Guest Blog: Greta Christina

BendingOn Being a Feminist Writing Dirty Kinky Porn

So, I write porn. Most of my porn is kinky. Most of my kinky porn is female-submissive. And most of my female-submissive kinky porn is opposite-sex, male-dominated. I’ve just come out with a collection of my smut — excuse me, erotic fiction — “Bending: Dirty Kinky Stories About Pain, Power, Religion, Unicorns, & More” (available as an ebook on Kindle, Nook, and Smashwords; audiobook and paperback coming soon). And while the book has lesbian kink, bisexual kink, gay male kink, fem-dom/ male-sub kink, unicorn-dom/ rainbow-sub kink, and even some non-kink, it’s true that women being spanked, beaten, controlled, used, objectified, humiliated, punished, and generally overpowered by men in dreadful dreadful ways is a dominating theme. (I know. Terrible pun.)

Also, I’m a feminist. An ardent one at that.

So what’s that about? And how do I reconcile it? Is there even anything to reconcile?

I know that when 50 Shades of Gray went viral, pundits from all over the pundit-sphere were racking their brains trying to figure out why all these ladies were so hot to read kinky porn about a woman getting sexually pushed around. I’ve written my own convoluted analysis: not about 50 Shades per se, I haven’t read it and probably won’t, but about the general trend of female-penned, female-submissive porn. But the more I think about this question, the more I think that we may be overthinking it.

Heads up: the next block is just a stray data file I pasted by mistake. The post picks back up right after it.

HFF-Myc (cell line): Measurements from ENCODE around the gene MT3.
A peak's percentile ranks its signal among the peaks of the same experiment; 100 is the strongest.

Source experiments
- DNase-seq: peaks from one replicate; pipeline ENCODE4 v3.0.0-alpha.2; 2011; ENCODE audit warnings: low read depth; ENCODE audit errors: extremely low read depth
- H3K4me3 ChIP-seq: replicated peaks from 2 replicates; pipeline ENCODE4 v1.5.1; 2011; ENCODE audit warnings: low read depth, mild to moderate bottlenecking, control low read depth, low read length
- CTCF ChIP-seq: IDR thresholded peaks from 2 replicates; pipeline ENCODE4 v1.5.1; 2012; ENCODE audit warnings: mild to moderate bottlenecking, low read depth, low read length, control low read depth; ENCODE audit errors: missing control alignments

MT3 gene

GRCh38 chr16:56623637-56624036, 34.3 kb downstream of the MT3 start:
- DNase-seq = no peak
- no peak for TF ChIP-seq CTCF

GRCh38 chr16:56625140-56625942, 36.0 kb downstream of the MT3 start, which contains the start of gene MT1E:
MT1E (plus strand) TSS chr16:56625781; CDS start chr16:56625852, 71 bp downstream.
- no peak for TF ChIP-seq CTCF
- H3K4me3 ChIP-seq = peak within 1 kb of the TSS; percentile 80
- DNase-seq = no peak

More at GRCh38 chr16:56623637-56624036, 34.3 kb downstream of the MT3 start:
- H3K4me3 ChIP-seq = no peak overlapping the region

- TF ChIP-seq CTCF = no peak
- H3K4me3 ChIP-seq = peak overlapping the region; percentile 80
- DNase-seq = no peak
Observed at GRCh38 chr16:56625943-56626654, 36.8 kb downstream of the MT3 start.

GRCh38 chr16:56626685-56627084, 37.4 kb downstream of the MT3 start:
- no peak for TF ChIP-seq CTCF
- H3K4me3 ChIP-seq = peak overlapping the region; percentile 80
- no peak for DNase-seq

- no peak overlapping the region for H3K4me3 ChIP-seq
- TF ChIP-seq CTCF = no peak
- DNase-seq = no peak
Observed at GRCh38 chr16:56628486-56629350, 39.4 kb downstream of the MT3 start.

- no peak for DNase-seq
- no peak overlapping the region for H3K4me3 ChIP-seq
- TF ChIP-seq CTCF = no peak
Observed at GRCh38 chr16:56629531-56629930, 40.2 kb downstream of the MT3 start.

I think the question may not be, “Why do women want to fantasize about being submissive?” I think the question may be, “Why do people want to fantasize about being submissive?”

People fantasize about what we don’t have. Sexually and otherwise. If our lives are predictable, we fantasize about adventure; if our lives are overwhelmed, we fantasize about peace. If we stay in one place all the time, we fantasize about world travel; if we’re on the road all the time, we fantasize about curling up in a fetal position and staying in one place for a month. If feel powerless, we fantasize about power… and if we have too much responsibility, we fantasize about letting go.

And as feminism slowly and painfully grinds forward, and as women get more power, more agency, more responsibility, we’re going to fantasize more about being overpowered, controlled, and helpless.

And as women get more comfortable being porn consumers, we’re going to be more comfortable buying porn that caters to these fantasies.